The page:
While black flags are usually shown for extremely unsafe behavior, there are other circumstances where they can be displayed. In 1969 during the Canadian Grand Prix, Al Pease was shown a black flag for being too slow. When he was disqualified, he had completed only 22 laps, whereas the leaders of the race had already finished 46 laps. Therefore, the stewards disqualified him as they deemed him to pose a danger to other drivers.
Another crazy example of a black flag was during the 1977 German Grand Prix. Driver Hans Heyer had failed to qualify for the race. However, because he knew some of the marshals on a personal level, he managed to pull some strings that allowed him to sneak onto the starting grid. Unfortunately for Heyer, he had to retire during the race because he had a problem with his gearbox. This drew the attention of the race stewards, who realized what he had done, and they immediately disqualified him from the race.
Black flags are shown extremely infrequently in Formula 1, and the last time a driver was black-flagged was during the 2007 Canadian Grand Prix in Montreal. Both Filipe Massa and Giancarlo Fisichella were shown black flags during the race for leaving the pit lane when the red light at the end of the pit lane was still on. This red light is used to control the exit of drivers from the pitlane, and when it is on, drivers are not allowed onto the race track until it is turned off.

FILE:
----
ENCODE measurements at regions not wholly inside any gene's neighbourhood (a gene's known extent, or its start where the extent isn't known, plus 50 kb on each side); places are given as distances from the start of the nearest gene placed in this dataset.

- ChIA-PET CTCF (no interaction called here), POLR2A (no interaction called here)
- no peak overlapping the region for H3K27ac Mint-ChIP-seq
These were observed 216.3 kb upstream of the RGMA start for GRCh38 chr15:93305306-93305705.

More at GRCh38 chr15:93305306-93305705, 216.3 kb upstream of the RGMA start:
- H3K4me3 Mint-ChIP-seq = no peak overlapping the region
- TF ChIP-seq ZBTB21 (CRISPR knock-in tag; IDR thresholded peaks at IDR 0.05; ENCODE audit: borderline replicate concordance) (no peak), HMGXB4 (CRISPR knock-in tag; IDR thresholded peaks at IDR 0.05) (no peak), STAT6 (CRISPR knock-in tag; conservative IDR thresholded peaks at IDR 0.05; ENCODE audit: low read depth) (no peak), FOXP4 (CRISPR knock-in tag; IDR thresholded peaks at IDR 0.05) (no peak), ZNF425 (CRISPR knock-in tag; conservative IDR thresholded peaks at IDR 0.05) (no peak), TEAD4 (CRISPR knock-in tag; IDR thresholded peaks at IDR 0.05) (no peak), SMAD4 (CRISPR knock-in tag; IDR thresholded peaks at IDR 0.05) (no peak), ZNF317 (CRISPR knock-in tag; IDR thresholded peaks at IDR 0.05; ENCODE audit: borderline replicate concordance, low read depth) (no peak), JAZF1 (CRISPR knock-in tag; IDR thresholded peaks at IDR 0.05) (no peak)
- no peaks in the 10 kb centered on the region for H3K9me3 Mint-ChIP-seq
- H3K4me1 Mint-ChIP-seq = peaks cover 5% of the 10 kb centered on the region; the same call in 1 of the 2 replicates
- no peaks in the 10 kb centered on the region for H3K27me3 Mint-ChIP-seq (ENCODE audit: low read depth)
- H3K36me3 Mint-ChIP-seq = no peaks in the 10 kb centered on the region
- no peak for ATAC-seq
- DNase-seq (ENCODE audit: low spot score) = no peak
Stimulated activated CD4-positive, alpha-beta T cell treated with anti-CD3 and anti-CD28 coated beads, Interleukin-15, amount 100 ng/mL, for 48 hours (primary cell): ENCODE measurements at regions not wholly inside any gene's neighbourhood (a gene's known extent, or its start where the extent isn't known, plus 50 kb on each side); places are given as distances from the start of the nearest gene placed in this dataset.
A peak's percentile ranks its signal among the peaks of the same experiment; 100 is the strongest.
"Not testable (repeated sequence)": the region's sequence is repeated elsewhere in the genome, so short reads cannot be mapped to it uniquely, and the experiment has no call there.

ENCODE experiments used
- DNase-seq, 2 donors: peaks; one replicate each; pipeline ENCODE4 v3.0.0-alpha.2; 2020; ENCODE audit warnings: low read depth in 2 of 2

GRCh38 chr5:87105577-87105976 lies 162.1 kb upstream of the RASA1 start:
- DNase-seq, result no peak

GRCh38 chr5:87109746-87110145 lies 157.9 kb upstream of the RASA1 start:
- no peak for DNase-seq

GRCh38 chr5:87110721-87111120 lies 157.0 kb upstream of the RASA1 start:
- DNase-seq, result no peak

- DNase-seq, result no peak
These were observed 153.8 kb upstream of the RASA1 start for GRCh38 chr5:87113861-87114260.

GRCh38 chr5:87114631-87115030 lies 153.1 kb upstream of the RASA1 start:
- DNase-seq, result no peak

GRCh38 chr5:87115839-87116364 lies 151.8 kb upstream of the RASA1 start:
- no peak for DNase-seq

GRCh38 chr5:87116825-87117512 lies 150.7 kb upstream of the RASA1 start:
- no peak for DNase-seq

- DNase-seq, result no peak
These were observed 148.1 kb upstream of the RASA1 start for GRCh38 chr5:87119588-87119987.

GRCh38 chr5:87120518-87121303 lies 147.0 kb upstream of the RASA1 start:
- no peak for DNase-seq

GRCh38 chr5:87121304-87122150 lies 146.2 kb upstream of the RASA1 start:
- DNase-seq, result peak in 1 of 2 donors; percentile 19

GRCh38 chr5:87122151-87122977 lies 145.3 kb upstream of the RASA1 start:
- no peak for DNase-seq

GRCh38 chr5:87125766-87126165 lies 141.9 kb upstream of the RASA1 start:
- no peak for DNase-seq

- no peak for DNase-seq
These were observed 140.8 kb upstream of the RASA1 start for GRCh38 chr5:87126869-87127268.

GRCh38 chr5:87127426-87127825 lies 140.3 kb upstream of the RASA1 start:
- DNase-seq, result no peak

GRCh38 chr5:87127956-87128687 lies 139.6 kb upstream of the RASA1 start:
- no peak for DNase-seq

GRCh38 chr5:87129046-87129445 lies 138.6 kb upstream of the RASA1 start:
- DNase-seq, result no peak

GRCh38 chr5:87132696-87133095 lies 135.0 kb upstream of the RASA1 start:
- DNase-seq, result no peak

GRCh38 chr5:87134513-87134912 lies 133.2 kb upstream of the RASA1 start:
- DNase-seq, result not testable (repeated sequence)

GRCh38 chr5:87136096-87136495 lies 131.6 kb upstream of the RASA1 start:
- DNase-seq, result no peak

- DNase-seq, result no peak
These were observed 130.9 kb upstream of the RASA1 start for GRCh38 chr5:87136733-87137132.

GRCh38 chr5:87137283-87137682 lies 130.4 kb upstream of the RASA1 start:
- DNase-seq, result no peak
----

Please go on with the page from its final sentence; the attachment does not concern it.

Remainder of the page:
What Does a White Flag Mean In F1?
A white flag is used to warn drivers of slow-moving vehicles on the track ahead or if there is a miscellaneous vehicle on the track. White flags are usually used at the end of free practice sessions to warn drivers coming around the final corners that drivers at the start/finish line are practicing their starts in anticipation of the upcoming race.
What Does a Chequered Flag Mean in F1?
The chequered flag in Formula 1 indicates that the race is finished or that the practice or qualifying session is completed. Once the chequered flag has been waved, drivers are unable to start a new lap, but they are allowed to finish a lap that they began before the chequered flag.
It is a black and white and chequered flag with equal black and white squares. Recently, fans have been able to enter competitions to get their name on one of the squares on the chequered flag waved at the end of an F1 race.